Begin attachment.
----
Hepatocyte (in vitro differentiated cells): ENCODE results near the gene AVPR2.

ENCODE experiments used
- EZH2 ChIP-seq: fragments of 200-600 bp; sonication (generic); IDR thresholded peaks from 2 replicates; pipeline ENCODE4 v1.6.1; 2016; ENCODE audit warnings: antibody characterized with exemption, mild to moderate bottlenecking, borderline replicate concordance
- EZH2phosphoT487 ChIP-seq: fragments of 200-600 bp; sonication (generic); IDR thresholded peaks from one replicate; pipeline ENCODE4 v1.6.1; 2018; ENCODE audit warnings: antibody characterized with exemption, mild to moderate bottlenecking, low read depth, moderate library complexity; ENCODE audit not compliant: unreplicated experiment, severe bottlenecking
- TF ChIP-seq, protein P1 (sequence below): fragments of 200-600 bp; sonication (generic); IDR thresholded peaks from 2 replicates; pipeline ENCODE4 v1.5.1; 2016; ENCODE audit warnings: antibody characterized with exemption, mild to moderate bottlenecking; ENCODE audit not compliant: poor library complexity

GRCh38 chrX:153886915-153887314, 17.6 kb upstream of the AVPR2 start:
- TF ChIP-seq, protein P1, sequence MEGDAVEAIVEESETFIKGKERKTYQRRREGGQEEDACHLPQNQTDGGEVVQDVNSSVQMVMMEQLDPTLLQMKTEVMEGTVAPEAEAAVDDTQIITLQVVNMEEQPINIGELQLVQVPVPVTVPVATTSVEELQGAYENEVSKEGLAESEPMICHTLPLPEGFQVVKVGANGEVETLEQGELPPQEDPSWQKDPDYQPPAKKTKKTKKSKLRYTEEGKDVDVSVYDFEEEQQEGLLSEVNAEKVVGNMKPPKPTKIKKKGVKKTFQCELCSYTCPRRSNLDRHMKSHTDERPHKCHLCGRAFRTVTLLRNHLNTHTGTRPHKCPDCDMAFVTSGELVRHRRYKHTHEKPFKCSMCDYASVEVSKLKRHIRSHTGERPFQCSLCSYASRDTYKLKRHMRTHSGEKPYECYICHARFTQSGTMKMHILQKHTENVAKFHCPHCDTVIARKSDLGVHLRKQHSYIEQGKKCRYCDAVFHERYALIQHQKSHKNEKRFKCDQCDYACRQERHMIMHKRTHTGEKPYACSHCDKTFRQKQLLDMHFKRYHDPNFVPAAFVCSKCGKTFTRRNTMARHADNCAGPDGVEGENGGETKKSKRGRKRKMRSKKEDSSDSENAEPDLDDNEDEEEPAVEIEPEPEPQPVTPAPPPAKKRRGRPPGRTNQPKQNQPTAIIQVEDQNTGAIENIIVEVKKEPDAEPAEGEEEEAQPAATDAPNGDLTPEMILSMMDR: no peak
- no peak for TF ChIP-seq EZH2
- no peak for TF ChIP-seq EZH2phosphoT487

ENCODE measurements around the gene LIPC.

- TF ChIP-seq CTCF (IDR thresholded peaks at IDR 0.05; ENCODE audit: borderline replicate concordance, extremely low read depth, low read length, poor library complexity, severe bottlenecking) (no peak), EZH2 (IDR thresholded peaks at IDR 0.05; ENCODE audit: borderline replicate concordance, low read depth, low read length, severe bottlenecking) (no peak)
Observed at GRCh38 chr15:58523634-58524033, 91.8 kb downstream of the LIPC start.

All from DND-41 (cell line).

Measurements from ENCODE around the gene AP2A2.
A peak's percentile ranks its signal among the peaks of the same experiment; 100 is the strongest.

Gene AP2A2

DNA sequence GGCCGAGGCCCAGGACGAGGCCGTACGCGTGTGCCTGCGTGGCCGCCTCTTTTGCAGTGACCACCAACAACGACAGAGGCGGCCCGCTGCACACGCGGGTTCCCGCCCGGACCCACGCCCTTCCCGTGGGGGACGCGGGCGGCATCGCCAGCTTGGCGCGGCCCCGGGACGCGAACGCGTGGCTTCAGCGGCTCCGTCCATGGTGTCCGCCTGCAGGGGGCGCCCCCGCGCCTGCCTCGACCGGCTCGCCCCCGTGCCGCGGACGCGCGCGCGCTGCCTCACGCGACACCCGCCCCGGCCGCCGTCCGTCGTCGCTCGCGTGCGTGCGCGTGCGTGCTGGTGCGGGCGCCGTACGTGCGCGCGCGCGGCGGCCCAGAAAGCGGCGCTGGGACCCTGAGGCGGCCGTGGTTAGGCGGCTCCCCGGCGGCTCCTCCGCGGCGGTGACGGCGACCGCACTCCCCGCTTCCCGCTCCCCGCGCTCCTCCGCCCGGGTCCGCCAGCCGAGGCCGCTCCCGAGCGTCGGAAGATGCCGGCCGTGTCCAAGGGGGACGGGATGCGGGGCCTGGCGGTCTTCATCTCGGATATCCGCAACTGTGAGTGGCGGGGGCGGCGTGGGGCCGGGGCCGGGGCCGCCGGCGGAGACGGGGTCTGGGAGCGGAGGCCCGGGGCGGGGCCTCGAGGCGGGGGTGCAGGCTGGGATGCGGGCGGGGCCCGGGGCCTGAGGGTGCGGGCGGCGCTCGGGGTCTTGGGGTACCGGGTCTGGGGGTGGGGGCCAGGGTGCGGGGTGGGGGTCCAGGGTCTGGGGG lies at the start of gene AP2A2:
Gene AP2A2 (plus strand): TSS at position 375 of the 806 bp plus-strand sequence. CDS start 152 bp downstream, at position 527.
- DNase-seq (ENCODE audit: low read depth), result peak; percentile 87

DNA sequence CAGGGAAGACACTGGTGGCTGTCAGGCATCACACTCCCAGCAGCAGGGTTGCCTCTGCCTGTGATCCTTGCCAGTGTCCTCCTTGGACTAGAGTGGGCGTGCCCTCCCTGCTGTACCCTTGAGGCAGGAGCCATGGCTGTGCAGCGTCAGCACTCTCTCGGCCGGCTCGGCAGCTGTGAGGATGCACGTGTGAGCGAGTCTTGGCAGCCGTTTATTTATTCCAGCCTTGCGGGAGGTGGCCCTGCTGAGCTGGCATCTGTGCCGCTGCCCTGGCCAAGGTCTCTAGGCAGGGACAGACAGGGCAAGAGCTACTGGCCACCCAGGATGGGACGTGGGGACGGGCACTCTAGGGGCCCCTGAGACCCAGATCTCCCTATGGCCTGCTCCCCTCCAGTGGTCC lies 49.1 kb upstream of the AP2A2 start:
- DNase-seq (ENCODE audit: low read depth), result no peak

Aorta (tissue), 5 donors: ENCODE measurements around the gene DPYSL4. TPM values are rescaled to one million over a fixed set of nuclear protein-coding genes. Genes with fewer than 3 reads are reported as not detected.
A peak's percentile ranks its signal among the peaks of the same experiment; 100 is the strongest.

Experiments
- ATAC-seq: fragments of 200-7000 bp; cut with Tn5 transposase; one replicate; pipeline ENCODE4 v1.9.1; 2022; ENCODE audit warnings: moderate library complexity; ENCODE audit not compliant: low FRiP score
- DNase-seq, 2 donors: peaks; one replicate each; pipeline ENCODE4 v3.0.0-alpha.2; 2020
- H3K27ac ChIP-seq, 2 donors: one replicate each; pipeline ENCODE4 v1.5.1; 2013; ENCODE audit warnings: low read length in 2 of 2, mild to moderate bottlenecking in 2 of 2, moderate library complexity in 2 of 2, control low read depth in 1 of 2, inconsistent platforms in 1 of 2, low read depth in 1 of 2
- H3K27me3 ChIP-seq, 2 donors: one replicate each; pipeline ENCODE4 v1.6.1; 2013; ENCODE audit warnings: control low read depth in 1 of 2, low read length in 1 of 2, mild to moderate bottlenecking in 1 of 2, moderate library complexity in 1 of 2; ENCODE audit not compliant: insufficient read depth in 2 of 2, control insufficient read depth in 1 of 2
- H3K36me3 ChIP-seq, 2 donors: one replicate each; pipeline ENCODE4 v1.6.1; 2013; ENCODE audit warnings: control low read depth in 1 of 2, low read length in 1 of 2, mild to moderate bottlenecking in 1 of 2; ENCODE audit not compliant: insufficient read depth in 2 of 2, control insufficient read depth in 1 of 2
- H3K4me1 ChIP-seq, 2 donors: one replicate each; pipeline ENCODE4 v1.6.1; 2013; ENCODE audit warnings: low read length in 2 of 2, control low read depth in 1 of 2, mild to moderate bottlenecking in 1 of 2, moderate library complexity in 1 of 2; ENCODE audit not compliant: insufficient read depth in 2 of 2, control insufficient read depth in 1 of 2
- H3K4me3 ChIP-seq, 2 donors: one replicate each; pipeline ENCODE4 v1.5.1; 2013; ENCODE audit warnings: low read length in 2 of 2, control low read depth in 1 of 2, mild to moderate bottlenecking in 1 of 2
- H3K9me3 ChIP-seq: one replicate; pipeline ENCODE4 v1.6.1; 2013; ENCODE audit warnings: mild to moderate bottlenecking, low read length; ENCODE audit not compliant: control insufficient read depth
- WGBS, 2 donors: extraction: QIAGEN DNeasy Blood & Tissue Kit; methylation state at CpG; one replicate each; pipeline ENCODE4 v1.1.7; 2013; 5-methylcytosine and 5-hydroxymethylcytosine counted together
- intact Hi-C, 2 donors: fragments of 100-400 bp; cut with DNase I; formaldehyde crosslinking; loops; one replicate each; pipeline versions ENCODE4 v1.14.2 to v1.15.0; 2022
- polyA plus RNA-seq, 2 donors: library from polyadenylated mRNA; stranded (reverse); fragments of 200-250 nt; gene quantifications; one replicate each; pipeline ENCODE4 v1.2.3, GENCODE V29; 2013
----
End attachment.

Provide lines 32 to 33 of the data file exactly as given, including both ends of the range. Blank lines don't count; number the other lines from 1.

- H3K9me3 ChIP-seq: one replicate; pipeline ENCODE4 v1.6.1; 2013; ENCODE audit warnings: mild to moderate bottlenecking, low read length; ENCODE audit not compliant: control insufficient read depth
- WGBS, 2 donors: extraction: QIAGEN DNeasy Blood & Tissue Kit; methylation state at CpG; one replicate each; pipeline ENCODE4 v1.1.7; 2013; 5-methylcytosine and 5-hydroxymethylcytosine counted together